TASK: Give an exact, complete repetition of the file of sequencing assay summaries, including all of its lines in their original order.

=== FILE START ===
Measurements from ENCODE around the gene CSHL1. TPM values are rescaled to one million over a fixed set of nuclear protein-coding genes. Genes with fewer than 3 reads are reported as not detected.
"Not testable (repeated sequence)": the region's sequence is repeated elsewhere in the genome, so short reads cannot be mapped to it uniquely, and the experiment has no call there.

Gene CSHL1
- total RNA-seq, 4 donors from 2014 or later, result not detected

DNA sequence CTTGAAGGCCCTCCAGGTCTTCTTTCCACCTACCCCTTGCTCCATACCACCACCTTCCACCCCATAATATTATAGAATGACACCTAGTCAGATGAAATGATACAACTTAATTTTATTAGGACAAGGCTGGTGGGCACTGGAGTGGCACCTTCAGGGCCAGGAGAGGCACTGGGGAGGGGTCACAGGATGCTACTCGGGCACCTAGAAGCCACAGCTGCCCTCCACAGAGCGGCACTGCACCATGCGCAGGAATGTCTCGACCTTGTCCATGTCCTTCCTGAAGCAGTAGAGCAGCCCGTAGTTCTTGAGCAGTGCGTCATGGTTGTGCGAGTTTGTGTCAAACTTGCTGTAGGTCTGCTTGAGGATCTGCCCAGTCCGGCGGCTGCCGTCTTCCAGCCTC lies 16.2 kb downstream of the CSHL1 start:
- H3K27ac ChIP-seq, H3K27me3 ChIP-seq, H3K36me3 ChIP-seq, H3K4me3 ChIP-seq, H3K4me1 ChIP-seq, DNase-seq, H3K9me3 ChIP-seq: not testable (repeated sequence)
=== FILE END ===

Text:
Measurements from ENCODE around the gene CSHL1. TPM values are rescaled to one million over a fixed set of nuclear protein-coding genes. Genes with fewer than 3 reads are reported as not detected.
"Not testable (repeated sequence)": the region's sequence is repeated elsewhere in the genome, so short reads cannot be mapped to it uniquely, and the experiment has no call there.

Gene CSHL1
- total RNA-seq, 4 donors from 2014 or later, result not detected

DNA sequence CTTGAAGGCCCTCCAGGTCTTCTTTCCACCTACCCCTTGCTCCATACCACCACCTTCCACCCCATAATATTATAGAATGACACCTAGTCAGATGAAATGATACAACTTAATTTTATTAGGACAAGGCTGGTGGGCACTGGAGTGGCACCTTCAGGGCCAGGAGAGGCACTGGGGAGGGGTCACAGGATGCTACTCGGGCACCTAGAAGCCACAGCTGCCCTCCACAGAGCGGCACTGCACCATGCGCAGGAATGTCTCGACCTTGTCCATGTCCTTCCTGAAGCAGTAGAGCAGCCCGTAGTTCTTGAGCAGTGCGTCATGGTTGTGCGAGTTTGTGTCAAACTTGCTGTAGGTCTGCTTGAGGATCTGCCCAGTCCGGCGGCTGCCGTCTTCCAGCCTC lies 16.2 kb downstream of the CSHL1 start:
- H3K27ac ChIP-seq, H3K27me3 ChIP-seq, H3K36me3 ChIP-seq, H3K4me3 ChIP-seq, H3K4me1 ChIP-seq, DNase-seq, H3K9me3 ChIP-seq: not testable (repeated sequence)